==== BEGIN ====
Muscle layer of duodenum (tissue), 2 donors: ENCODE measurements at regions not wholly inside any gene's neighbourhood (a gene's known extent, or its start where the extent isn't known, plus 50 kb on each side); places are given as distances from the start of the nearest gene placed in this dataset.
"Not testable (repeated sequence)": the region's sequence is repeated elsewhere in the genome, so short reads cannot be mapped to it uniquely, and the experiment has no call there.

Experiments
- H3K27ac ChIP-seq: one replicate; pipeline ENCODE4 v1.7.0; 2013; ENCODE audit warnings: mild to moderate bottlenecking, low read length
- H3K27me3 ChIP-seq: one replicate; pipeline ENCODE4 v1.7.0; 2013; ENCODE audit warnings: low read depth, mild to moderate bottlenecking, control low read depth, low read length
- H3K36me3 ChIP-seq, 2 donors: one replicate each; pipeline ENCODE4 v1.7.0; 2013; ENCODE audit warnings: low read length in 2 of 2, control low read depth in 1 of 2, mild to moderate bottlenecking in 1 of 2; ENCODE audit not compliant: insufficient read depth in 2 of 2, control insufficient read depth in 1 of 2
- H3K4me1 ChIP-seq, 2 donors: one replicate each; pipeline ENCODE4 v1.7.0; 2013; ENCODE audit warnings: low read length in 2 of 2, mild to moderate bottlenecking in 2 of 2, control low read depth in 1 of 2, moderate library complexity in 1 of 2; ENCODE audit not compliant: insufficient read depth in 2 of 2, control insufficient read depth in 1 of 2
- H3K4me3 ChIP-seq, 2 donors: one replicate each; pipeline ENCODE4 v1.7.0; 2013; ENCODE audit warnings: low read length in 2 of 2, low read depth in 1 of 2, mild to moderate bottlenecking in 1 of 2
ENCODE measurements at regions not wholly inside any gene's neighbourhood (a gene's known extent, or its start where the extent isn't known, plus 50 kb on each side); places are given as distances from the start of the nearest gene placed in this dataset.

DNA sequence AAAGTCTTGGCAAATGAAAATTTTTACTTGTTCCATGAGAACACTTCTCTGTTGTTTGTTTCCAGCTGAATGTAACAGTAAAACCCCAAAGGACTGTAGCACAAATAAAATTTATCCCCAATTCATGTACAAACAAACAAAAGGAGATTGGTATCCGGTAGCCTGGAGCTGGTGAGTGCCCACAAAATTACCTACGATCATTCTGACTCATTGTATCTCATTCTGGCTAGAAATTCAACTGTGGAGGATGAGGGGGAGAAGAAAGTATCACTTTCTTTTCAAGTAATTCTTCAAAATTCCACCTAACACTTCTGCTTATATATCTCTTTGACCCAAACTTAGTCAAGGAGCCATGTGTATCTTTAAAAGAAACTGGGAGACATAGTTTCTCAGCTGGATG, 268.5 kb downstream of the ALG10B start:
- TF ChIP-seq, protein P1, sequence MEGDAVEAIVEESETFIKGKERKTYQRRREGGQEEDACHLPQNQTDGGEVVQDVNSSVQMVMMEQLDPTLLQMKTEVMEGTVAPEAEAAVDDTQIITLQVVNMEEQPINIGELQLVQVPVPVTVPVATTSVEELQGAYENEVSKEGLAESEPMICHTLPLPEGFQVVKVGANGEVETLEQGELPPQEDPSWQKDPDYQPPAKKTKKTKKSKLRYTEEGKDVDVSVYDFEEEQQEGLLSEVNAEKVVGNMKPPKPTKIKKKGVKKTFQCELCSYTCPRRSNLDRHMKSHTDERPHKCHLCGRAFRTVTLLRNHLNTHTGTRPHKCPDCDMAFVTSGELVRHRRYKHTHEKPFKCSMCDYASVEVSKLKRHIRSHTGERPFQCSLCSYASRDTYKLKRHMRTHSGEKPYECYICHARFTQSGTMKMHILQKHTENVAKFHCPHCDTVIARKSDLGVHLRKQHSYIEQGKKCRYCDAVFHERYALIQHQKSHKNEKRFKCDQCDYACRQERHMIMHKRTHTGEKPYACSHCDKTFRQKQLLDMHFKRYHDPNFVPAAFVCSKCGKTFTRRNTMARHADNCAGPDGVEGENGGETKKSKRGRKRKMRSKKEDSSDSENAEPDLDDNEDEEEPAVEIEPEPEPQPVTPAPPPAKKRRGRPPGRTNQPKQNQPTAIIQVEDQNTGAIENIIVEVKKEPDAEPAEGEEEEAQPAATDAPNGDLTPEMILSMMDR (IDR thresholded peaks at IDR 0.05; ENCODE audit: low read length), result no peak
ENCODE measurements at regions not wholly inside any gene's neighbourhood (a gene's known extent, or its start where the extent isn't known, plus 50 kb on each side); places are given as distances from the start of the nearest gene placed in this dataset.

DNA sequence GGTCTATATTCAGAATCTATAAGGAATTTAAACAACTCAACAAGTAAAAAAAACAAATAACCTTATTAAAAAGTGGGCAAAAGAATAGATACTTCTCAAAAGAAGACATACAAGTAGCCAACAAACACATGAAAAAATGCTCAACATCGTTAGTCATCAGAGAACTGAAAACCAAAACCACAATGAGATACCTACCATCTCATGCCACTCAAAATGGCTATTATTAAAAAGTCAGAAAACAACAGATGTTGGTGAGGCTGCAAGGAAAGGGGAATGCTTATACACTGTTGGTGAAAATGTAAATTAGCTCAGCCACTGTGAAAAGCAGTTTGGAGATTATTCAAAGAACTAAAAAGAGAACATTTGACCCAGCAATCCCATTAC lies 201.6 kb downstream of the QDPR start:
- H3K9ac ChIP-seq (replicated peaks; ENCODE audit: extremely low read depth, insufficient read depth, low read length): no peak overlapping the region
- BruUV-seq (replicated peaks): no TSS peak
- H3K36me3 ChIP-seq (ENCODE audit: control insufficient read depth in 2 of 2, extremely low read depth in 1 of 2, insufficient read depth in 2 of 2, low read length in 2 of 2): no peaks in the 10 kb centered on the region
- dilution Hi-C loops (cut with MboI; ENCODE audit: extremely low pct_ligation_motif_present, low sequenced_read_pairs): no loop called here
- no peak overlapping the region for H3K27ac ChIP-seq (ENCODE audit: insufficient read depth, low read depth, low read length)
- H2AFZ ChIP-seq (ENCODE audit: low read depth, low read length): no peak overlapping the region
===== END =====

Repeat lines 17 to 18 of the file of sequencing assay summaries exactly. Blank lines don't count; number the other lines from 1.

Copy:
- dilution Hi-C loops (cut with MboI; ENCODE audit: extremely low pct_ligation_motif_present, low sequenced_read_pairs): no loop called here
- no peak overlapping the region for H3K27ac ChIP-seq (ENCODE audit: insufficient read depth, low read depth, low read length)